My Job Seeking Advice

resume-800pxNow that I am retired and no longer have a slush pile of resumes flowing across my desk, here is my advice to job seekers.

When writing a resume, keep in mind that the person looking at it has seen at least 30 resumes before getting to yours.

They are in a foul mood and only want to know two things:

  • Does this person have what I am looking for?
  • What kind of person is this?

The Cover Letter

If you choose to include a cover letter -that means there is yet another page to turn and you damned well better deliver…

Here is my favorite cover letter of all time and yes, we were looking for an extremely obscure skill.

Dear Evaluator,

I see you are looking for a person who is skilled at [Obscure Skill]. To be brutally honest, I have never done anything like that before – but then I doubt if anyone else has either.

Take a look at what I have done. You can see I have learned a lot of difficult things and I didn’t know a blasted thing about them when I started.

I would imagine in few years you will no longer need me to do [Obscure Skill] but will desperately need me to do something else that no one has even heard of… least of all become skilled at.

Think about that.

I apologize if this sounds like arrogance, it is not, it is confidence.

Let’s talk. You will find that I am actually rather humble and easy to get along with.

Yours truly… applicant

The Resume

The web is full of sound advice and great resume writing templates. Allow me to add my two cents worth. I would have loved to include this resume guide with all of our job postings but the multiple layers of management above me would not allow it.

If only someone had included this summary when their jobs were posted…

Professional Summary:

  • If you are even tempted to use a word like “Synergy”…  Go Away.
  • We are not looking for go getters, team-players or people who can think outside the box. If your accomplishments fail to demonstrate these things, you will not convince us here.

Skills:

  • List things you are actually skilled at.
  • Warning: three paragraphs of alphabet soup and jargon only show that you are unskilled at communicating. It makes us wonder about what else you are not good at.

Experience:

  • Please do not tell us that you are the CEO of a one person company. If you are, who is your file clerk?
  • If you have a huge gap in employment, don’t be bashful about it. Taking a year off to change diapers or hitch-hike through Slovenia is not a mark against you. It tells us you have more on the ball than all the other candidates combined.
  • Do not ramble on.
  • If you have been fired from a job, tell us you were fired. Honesty is refreshing, we hire people for that. We will find out anyway. Extra points go to anyone who writes: “I was fired from my very first job because the boss was a jerk, on second thought, I was the jerk. Lesson learned.”
  • If you worked at McDonald’s throughout high school, we want to know that. It shows us that you know how to show up every day on time and deal with obnoxious customers and coworkers. That kind of skill is golden.

Education:

  • Do not list your degree unless it is in engineering and we are looking for an engineer. On the other hand, if you studied something unique and interesting like Fermentation Science, we are all ears.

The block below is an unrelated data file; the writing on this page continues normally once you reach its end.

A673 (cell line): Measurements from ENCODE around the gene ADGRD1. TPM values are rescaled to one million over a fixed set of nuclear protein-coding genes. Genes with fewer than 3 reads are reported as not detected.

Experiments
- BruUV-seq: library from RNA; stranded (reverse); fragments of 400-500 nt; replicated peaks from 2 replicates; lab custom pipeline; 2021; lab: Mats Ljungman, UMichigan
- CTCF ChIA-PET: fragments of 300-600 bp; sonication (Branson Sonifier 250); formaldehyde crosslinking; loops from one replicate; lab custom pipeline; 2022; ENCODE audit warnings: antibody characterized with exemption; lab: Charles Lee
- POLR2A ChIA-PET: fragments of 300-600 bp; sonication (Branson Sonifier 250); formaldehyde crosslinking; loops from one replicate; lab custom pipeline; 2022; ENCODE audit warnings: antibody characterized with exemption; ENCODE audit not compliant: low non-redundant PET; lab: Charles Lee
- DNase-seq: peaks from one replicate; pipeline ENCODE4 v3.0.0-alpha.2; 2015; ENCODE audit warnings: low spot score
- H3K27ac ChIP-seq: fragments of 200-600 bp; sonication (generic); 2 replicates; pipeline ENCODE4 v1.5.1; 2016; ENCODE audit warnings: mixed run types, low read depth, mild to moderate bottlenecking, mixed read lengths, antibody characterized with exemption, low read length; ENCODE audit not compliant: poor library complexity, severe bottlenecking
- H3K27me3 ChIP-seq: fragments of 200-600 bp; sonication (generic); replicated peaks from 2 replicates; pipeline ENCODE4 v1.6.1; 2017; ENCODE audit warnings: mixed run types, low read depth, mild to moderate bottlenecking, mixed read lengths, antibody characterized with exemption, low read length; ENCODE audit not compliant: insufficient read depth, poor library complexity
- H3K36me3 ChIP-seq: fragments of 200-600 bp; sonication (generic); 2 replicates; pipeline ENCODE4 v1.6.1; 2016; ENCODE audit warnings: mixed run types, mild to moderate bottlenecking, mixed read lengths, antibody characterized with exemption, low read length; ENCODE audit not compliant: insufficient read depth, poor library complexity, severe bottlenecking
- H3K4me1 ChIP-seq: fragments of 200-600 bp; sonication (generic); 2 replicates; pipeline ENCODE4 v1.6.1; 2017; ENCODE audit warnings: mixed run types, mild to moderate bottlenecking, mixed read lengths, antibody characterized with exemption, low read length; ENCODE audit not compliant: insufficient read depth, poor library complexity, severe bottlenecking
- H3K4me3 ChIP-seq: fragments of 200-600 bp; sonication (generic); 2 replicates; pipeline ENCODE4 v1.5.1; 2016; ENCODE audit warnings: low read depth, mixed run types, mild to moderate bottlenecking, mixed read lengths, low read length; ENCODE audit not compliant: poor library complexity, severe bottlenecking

• Please do not try to impress us with an ivy league degree. We would only worry about why you are applying here.
  • If you have multiple degrees, hide the fact. It only shows that you have spent a ridiculous amount of time and money on school – which clearly demonstrates that you are not all that brilliant.

Author: Almost Iowa

www.almostiowa.com

42 thoughts on “My Job Seeking Advice”

  1. Loved this! Most job ads are so standard and information packed that you never know what to mention in your cover letter let alone if your CV is good enough. Job ads should be just as honest as applicants should be in their applications. Too bad society doesn’t approve and this will quite possibly never happen.

    1. I certainly am no expert on writing resumes – but from reading them for years, I appreciate the resumes that give the evaluator a sense of who the candidate is and what they are skilled at.

      I remember when applying for my first job, the guy across the desk asked, “what can you do for me?” It is a question that every resume and every cover letter must answer and answer well.

  2. This is great and actually excellent advice. I tell my farm volunteer applicants – One page – I have a Thirty Second attention span – Make it good! Though my husband’s headache of a son is looking for work at the moment and every application he comes across is online. And already only one page! c

  3. Can I tell you how glad I am that I don’t have to worry about cover letters, resumes, CV’s, or interviews anymore (creating OR reviewing)! You just made my day… and now I’m gonna take a well-earned nap.

  4. My cover letter:
    Dear so-and-so:
    I am the guy you need. I am skilled at showing up on time and kissing the boss’ tushy. Whatever you say or do is okay with me. I have years and years of experience at both. You will never regret hiring me.

    The kid just out of college, he won’t be on time. And his expectations are huge. You have to be careful with that guy. He’s ambitious too. He will be stabbing you in the back before you know it. Me, I don’t even own a knife and I wouldn’t know how to use it if I did.

    I come from a long line of serfs, and you know we serfs work cheap. That kid won’t work for peanuts the way I will. He can’t afford to what with all that student debt. I never had student debt. Shucks, I didn’t even graduate from high school. I learned everything I know on the streets.

    So, as you can see, I am your guy. And did I mention that I show up on time and kiss the boss tushy.
    Sincerely,